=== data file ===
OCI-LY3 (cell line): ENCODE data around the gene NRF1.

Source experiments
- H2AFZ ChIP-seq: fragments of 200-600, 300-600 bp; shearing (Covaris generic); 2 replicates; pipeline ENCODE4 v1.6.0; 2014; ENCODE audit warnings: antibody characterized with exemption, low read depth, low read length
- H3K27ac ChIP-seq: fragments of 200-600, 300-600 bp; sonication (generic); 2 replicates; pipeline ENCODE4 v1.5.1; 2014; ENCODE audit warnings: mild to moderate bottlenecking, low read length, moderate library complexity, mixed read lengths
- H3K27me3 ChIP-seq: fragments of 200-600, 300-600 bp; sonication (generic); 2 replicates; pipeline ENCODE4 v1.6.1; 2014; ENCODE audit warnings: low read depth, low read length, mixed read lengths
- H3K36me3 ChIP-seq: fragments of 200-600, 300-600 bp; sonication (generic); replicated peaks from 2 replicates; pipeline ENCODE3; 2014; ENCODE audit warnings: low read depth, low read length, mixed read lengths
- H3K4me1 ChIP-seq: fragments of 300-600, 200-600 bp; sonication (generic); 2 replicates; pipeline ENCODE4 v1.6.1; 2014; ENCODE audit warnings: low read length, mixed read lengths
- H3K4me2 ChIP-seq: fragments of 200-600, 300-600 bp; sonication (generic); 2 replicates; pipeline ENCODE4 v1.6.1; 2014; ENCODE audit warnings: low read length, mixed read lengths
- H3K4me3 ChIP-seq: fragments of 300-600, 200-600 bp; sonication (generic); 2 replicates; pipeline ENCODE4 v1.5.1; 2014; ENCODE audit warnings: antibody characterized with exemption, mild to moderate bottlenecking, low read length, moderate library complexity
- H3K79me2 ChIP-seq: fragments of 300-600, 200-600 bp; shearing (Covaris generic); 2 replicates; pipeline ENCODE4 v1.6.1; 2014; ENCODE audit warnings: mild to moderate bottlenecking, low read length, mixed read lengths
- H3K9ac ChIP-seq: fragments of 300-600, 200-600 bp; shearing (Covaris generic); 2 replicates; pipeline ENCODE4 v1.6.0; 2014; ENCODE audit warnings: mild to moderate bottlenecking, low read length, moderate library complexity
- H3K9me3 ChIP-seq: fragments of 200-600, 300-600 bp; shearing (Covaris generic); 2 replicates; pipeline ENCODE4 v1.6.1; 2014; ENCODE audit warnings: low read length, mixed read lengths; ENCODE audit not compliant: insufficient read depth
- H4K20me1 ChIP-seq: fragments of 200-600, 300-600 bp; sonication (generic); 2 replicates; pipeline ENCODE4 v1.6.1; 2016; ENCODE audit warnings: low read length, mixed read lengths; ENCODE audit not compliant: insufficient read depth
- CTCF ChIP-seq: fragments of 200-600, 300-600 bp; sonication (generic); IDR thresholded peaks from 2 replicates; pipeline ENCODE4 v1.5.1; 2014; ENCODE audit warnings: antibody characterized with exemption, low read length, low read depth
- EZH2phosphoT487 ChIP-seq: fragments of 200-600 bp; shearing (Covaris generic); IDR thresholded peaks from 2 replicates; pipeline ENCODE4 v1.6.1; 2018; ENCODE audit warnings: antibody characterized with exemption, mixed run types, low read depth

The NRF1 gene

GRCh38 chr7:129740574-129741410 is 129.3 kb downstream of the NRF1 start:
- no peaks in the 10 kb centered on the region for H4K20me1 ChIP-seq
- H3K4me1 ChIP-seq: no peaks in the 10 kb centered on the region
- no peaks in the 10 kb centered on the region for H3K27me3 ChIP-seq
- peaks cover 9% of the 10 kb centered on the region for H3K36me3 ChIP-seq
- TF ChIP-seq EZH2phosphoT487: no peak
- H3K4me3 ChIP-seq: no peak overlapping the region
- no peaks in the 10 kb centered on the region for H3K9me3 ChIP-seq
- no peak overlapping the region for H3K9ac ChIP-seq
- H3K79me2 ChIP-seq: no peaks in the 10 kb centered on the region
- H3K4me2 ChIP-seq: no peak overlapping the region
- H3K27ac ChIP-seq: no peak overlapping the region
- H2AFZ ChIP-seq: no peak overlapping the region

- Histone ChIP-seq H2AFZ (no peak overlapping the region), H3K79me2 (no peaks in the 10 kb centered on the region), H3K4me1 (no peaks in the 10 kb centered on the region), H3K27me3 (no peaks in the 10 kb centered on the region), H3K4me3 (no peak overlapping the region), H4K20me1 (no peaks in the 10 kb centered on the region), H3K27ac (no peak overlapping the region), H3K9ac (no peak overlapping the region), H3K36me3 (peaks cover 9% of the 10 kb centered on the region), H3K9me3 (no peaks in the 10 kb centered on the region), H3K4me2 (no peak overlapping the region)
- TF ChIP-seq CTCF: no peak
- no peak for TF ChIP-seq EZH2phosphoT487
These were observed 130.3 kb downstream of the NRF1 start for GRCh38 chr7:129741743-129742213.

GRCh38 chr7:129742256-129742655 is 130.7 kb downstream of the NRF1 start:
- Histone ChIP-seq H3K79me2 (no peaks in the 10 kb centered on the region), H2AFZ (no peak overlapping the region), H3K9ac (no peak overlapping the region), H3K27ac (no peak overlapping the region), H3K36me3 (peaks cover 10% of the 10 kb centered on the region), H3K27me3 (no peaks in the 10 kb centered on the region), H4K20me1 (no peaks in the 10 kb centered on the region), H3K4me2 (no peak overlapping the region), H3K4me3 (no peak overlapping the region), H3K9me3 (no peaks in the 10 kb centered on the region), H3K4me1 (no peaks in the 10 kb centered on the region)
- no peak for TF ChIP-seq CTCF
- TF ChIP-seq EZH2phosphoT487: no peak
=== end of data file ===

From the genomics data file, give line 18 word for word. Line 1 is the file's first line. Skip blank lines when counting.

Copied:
- no peaks in the 10 kb centered on the region for H4K20me1 ChIP-seq